Kerry: No troops to rescue Falluja and Ramadi from al-Qaeda

The US fought for years to free Anbar province from the grip of al-Qaeda during the Iraq War. Fallujah and Ramadi turned into pitched battlefronts, and later “the surge” convinced local Sunni tribes to join the US effort to dispel AQ from the region. More than two years after the US pulled all of its forces out of Iraq, AQ is back — and Ramadi and Fallujah appear to have fallen once again:

The city center of Iraq’s Fallujah has fallen completely into the hands of fighters from the al-Qaida-linked Islamic State in Iraq and Levant, police said Saturday, Jan. 4, yet another victory for the hardline group that has made waves across the region in recent days.

ISIL is also one of the strongest rebel units in Syria, where it has imposed a strict version of Islamic law in territories it holds and kidnapped and killed anyone it deems critical of its rule. Also on Saturday, it claimed responsibility for a suicide car bombing in a Shiite-dominated neighborhood in Lebanon.

Hadi Razeij, head of the Anbar province police force, said police had left the city center entirely and had positioned themselves on the edge of town.

“The walls of the city are in the hands of the police force, but the people of Fallujah are the prisoners of ISIL,” he said, speaking on Arabic language satellite broadcaster al-Arabiya.

The US, which is still at war with al-Qaeda under the terms of the October 2001 Authorization to Use Military Force (AUMF), and who has allied with the government in Baghdad, wants to help “in any way possible,” Secretary of State John Kerry announced this weekend.  That is, any way that doesn’t involve fighting al-Qaeda in Iraq:

Secretary of State John F. Kerry said Sunday that the United States is ready to help Iraq in any way possible as that country began a major offensive to wrest control of two cities from al-Qaeda-linked militants. But he made it clear that no American troops would be sent in.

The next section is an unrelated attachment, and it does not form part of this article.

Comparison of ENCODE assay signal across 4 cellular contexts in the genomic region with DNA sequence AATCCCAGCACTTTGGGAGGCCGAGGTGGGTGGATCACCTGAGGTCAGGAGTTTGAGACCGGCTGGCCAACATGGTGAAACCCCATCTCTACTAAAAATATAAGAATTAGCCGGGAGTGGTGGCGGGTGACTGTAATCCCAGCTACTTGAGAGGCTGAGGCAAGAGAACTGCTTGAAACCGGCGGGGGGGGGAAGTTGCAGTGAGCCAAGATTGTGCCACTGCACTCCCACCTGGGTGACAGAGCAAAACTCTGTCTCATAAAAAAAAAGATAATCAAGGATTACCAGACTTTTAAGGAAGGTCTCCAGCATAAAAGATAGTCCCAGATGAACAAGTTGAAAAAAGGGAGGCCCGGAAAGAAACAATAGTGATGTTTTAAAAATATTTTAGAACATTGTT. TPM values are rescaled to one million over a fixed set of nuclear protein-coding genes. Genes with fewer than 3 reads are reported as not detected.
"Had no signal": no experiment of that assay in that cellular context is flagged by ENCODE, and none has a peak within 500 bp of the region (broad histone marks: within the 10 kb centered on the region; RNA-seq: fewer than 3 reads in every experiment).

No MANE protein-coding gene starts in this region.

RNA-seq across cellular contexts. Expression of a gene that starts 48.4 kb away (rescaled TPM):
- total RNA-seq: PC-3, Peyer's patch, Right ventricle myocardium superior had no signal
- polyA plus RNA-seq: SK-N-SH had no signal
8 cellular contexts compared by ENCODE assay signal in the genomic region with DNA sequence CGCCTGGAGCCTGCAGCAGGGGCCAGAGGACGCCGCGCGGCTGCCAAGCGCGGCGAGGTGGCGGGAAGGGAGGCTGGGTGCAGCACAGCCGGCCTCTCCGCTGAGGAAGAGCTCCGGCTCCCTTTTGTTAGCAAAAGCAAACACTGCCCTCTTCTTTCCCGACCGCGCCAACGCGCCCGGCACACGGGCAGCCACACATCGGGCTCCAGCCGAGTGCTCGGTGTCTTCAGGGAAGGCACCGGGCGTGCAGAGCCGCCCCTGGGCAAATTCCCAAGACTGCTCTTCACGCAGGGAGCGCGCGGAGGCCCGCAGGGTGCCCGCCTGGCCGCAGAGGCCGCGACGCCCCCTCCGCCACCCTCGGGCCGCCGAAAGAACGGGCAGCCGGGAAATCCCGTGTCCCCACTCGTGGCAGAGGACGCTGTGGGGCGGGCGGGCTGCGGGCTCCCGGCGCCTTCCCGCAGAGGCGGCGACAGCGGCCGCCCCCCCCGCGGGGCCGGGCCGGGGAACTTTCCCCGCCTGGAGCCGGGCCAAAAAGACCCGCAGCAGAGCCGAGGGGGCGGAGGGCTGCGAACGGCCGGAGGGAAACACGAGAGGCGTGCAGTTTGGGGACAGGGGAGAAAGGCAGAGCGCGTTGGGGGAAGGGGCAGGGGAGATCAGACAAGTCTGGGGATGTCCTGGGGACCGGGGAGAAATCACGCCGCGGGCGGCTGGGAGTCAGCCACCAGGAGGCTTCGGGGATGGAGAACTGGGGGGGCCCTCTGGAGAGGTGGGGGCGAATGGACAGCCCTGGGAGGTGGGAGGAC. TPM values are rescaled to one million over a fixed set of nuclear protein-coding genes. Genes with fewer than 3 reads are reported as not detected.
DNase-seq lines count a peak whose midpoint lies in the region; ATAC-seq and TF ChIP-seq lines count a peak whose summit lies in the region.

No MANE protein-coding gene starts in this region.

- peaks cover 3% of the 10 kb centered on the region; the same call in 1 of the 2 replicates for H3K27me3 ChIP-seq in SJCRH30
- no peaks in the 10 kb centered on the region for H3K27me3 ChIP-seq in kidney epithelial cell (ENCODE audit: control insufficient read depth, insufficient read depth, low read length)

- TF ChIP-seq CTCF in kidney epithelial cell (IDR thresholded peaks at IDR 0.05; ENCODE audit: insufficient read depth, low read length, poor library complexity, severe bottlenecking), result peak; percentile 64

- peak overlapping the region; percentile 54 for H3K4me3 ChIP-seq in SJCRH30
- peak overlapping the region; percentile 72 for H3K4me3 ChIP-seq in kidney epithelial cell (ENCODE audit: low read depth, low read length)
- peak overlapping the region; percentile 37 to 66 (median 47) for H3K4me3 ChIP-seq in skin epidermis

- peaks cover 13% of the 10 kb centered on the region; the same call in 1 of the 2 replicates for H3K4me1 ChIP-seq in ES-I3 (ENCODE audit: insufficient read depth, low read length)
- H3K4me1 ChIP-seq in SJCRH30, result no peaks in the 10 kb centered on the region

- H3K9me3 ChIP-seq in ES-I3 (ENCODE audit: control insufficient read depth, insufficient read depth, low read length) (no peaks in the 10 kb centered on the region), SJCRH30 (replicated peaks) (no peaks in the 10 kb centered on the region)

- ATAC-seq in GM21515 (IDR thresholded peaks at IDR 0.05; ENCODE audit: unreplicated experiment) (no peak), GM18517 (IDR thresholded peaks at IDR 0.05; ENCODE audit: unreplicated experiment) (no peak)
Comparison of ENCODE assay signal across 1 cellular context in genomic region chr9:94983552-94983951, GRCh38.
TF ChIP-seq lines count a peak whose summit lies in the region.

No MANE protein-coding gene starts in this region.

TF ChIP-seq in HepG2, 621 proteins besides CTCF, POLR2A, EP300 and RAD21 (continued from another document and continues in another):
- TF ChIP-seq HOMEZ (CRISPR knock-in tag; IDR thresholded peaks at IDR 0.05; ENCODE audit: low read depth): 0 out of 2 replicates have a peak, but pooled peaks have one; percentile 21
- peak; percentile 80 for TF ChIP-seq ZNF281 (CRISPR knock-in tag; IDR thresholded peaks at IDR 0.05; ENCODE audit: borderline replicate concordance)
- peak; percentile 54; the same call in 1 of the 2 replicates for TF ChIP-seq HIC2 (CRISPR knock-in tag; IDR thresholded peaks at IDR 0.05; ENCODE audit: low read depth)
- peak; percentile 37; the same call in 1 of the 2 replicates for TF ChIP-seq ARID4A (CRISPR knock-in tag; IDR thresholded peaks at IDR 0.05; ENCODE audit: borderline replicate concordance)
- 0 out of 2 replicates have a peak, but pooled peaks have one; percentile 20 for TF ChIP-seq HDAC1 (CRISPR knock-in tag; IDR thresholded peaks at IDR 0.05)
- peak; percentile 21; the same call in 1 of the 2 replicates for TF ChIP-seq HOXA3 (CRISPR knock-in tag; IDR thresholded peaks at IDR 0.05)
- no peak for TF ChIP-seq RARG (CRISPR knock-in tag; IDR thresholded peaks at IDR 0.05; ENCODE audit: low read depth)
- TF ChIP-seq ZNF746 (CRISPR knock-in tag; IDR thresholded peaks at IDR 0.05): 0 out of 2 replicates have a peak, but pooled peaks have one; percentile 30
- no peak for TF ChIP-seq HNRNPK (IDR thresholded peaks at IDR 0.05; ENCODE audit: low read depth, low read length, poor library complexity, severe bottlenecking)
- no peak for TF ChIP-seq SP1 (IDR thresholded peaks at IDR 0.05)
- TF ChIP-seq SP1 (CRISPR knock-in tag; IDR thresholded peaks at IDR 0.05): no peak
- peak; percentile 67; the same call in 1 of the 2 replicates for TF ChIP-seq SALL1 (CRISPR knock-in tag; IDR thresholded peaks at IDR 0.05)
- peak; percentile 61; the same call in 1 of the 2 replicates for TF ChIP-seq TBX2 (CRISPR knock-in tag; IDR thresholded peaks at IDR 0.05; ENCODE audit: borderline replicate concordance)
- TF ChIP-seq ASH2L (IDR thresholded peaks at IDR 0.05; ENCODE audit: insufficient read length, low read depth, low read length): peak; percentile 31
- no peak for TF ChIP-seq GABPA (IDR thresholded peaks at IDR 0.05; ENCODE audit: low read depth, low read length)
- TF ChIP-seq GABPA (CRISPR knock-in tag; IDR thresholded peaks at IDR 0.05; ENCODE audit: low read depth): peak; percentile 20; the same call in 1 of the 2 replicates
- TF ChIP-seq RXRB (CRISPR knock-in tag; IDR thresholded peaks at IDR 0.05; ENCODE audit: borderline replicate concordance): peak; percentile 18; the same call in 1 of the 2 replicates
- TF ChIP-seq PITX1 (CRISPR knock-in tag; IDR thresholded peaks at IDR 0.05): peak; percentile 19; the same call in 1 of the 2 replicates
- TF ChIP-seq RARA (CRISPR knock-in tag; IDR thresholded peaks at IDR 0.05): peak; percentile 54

Kerry described the militants from the Islamic State of Iraq and Syria, or ISIS, as “the most dangerous players” in the region. But as Iraqi forces launched airstrikes and clashed with the militants in western Anbar province on Sunday, Kerry said it was Iraq’s battle to fight. …

“This is a fight that belongs to the Iraqis,” Kerry said toward the end of a visit to Jerusalem. “We are not, obviously, contemplating returning. We are not contemplating putting boots on the ground. This is their fight, but we’re going to help them in their fight.”

Kerry didn’t give details of what assistance the United States might provide but said it would do “everything that is possible.” After Maliki appealed in November for more U.S. support in fighting extremists, Washington sent 75 Hellfire missiles and promised to dispatch drones.

It’s worth pointing out that the same group has upended Barack Obama’s Syrian policy, too. Both could have been avoided had the US worked out an extension of the security agreement that kept American troops on the ground in Iraq to deal with al-Qaeda. Then-Secretary of Defense Robert Gates fully expected that to happen, and so did Leon Panetta. Even Nouri al-Maliki expected the Americans to stay, or return almost immediately after the withdrawal two years ago.

Instead, both Obama and Joe Biden twiddled their thumbs and ended up with no position at all in Iraq.  Not surprisingly, the vacuum left in western Iraq allowed al-Qaeda to regroup, and then attempt to destabilize both Iraq and Syria. Instead of stamping out the cancer, we let it metastasize again, this time more virulently than before.

That’s not to say that Kerry isn’t doing anything. He’s, er, inviting Iran to expand its influence in the region:

The Obama administration opened the door for the first time Sunday to Iranian participation at the Syrian peace talks in Switzerland later this month.

Softening the former hard line against any role for Iran if it refuses to endorse the Jan. 22 conference ground rules, Secretary of State John F. Kerry suggested that Iran might be able to participate from the sidelines.

“Could they contribute from the sidelines? Are there ways for them conceivably to weigh in?” Kerry said of the Iranians, who oppose the conference’s goal of establishing a transitional government in Syria, its ally and neighbor.

Kerry suggested that Iran’s diplomatic office in Geneva might be able to help as an unofficial participant.

Smart power.